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National Day  3 March

His Excellency Mr Marin Raykov
Embassy of the Republic of Bulgaria
186-188 Queen’s Gate
London SW7 5HL
T: 020 7581 3144
F: 020 7584 4948
E: info@bulgarianembassy.org.uk


FOR BULGARIA’ S NEW Ambassador His Excellency Mr Marin Raykov, diplomacy is in the blood. “My father was an ambassador for many years, and my son is a diplomat. We are definitely a diplomatic family!” he declares. He arrived in London with his wife Mariana in May. “London is one of the globe’s great capitals. I have no doubt that my posting is going to be a very rewarding experience.”

A member of the foreign service since 1988, Mr Raykov’s highly distinguished diplomatic career abroad began in ex-Yugoslavia during the war; he describes his posting in Belgrade (1992-95) as hugely “interesting and professionally rewarding.” After the war, he vividly recalls the hard slog of establishing a working relationship with neighbouring countries, “and, of course, the efforts that we had to deploy in order to adapt the diplomatic service to this new European reality.”

His two postings as Ambassador to France (2001-05 and 2010-13) proved to be quite different experiences. The first focused on efforts to secure the preconditions for Bulgarian EU membership. “We had to establish communication with various institutions, which was a huge challenge because it required a radical change in the style of communication and the climate of our context with our French colleagues.” He continues, “All this was against the background of radical social, economic and political change in the country. Of course, the impact of political change is very direct on the diplomatic service.” The second time he assumed his mandate in Paris, he found himself already being a partner working on the European agenda. “It was very different looking from the inside,” he comments.

Mr Raykov served twice as Deputy Minister of Foreign Affairs, during some “difficult periods in the region.” He notes that “Winston Churchill used to describe the Balkans as ‘the soft underbelly of Europe.’ Our firm commitment was to establish a very different climate in the Balkan region in the period after the war.” The first appointment was during the final stages of military confrontation in the region, the period right before the signature of the Ohrid Agreement – the peace deal signed by the Slav-Macedonian and Albanian political parties. “The Bulgarian ambition was to be part of the solution, so we had to find the right settlement to pending issues with all our neighbours in the Western Balkans, and we succeeded in order to secure their European perspective – including that of the Republic of North Macedonia with which we share historical memory, cultural and linguistic traditions.” He continues: “We have an ambitious national vision based on cooperation and sharing common goals with our allies in the region. So, my mandate at the time covered mainly Balkan-related issues, but also, Asia.”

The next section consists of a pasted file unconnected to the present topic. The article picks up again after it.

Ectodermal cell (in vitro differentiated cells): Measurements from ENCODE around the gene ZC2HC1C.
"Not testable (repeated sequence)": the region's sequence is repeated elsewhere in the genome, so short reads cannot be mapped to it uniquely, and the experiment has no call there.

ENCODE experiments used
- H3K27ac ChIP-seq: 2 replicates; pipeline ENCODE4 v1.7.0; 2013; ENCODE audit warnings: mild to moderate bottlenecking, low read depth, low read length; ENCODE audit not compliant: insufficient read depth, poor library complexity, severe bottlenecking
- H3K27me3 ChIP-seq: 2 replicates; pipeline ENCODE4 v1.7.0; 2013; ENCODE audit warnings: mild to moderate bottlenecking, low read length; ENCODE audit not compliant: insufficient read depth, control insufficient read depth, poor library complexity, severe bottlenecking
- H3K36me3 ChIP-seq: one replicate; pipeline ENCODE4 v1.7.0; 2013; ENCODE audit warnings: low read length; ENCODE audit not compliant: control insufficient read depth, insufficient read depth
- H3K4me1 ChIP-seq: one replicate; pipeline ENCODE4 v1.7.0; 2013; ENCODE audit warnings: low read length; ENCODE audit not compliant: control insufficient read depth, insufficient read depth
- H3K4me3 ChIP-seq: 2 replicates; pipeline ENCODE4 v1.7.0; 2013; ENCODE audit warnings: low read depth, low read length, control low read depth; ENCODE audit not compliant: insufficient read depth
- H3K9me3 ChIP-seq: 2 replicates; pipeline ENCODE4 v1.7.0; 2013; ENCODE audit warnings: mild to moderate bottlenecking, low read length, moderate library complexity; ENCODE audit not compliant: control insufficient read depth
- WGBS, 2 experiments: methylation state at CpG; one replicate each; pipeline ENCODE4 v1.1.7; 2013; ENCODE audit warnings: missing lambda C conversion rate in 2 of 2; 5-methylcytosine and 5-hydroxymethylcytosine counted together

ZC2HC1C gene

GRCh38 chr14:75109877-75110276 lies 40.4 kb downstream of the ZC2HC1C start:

While Mr Raykov was Ambassador-at- Large focusing on European Foreign Policy, Bulgaria joined the EU on 1 January 2007, one of the most memorable days of his career to date. Soon after, Bulgarian President Rosen Plevneliev appointed him caretaker Prime Minister and Foreign Minister for three months in 2013. “This was a short, but crucial time. It was a period of political crisis and challenges were everywhere.”

As Ambassador in the UK, his “efforts will be focused on securing a working relationship with Great Britain in the period following Brexit.” He continues, “With regards to our relationship, it’s not the end of the story, but rather the start of a new chapter. Plus, the start of a rewarding interaction in the economic field. We will continue to be allies in NATO and close partners. I am absolutely convinced we will be able to establish a working relationship that will be very close, mainly because we share the same values and challenges. After all, the background of our diplomatic relations is quite engaging – it goes back 140 years!”

What does he think is Bulgaria’s greatest diplomatic challenge? “To assume the role of an active, reliable and predictable member of the EU in our region, and a key partner in discussing the problems and challenges that we face in the neighbourhood. At the same time,” he says, “we must secure an economic relationship with other member states, and other European countries, among them, Great Britain. This requires a very active stand with the diplomatic service abroad, with countries like the UK.”

Here in London, Mr Raykov says he “must find a solution to the status of our 140,000 compatriots in the UK. This is a difficult issue, and from a purely administrative point of view, it will take a lot of effort.”


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